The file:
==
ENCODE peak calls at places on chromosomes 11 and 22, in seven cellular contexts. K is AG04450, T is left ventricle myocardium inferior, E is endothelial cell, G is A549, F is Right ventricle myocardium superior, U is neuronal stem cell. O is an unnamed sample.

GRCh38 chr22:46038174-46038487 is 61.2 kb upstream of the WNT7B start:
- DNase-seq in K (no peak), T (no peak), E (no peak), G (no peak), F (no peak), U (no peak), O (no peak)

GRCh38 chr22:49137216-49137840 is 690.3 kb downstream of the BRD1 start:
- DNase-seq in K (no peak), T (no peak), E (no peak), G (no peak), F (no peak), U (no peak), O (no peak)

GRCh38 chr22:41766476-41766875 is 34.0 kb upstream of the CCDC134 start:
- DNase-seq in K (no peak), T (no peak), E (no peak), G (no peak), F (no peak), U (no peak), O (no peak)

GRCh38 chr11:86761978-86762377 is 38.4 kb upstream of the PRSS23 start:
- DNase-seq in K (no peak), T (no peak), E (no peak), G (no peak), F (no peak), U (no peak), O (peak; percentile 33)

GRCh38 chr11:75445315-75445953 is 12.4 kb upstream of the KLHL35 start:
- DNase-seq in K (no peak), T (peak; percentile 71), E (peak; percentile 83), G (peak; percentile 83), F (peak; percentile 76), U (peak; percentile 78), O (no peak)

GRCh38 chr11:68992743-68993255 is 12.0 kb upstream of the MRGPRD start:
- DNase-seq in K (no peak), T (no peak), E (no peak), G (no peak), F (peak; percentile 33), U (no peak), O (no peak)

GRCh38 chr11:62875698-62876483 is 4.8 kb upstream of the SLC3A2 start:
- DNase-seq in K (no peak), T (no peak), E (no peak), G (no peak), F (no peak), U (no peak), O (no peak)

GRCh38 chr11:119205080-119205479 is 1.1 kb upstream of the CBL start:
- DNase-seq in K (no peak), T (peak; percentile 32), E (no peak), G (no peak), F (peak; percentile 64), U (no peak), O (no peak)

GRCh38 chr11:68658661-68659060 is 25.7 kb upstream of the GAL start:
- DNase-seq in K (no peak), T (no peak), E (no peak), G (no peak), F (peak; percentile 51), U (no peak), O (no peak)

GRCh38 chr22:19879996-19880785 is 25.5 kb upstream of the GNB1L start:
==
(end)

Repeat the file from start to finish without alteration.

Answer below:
ENCODE peak calls at places on chromosomes 11 and 22, in seven cellular contexts. K is AG04450, T is left ventricle myocardium inferior, E is endothelial cell, G is A549, F is Right ventricle myocardium superior, U is neuronal stem cell. O is an unnamed sample.

GRCh38 chr22:46038174-46038487 is 61.2 kb upstream of the WNT7B start:
- DNase-seq in K (no peak), T (no peak), E (no peak), G (no peak), F (no peak), U (no peak), O (no peak)

GRCh38 chr22:49137216-49137840 is 690.3 kb downstream of the BRD1 start:
- DNase-seq in K (no peak), T (no peak), E (no peak), G (no peak), F (no peak), U (no peak), O (no peak)

GRCh38 chr22:41766476-41766875 is 34.0 kb upstream of the CCDC134 start:
- DNase-seq in K (no peak), T (no peak), E (no peak), G (no peak), F (no peak), U (no peak), O (no peak)

GRCh38 chr11:86761978-86762377 is 38.4 kb upstream of the PRSS23 start:
- DNase-seq in K (no peak), T (no peak), E (no peak), G (no peak), F (no peak), U (no peak), O (peak; percentile 33)

GRCh38 chr11:75445315-75445953 is 12.4 kb upstream of the KLHL35 start:
- DNase-seq in K (no peak), T (peak; percentile 71), E (peak; percentile 83), G (peak; percentile 83), F (peak; percentile 76), U (peak; percentile 78), O (no peak)

GRCh38 chr11:68992743-68993255 is 12.0 kb upstream of the MRGPRD start:
- DNase-seq in K (no peak), T (no peak), E (no peak), G (no peak), F (peak; percentile 33), U (no peak), O (no peak)

GRCh38 chr11:62875698-62876483 is 4.8 kb upstream of the SLC3A2 start:
- DNase-seq in K (no peak), T (no peak), E (no peak), G (no peak), F (no peak), U (no peak), O (no peak)

GRCh38 chr11:119205080-119205479 is 1.1 kb upstream of the CBL start:
- DNase-seq in K (no peak), T (peak; percentile 32), E (no peak), G (no peak), F (peak; percentile 64), U (no peak), O (no peak)

GRCh38 chr11:68658661-68659060 is 25.7 kb upstream of the GAL start:
- DNase-seq in K (no peak), T (no peak), E (no peak), G (no peak), F (peak; percentile 51), U (no peak), O (no peak)

GRCh38 chr22:19879996-19880785 is 25.5 kb upstream of the GNB1L start: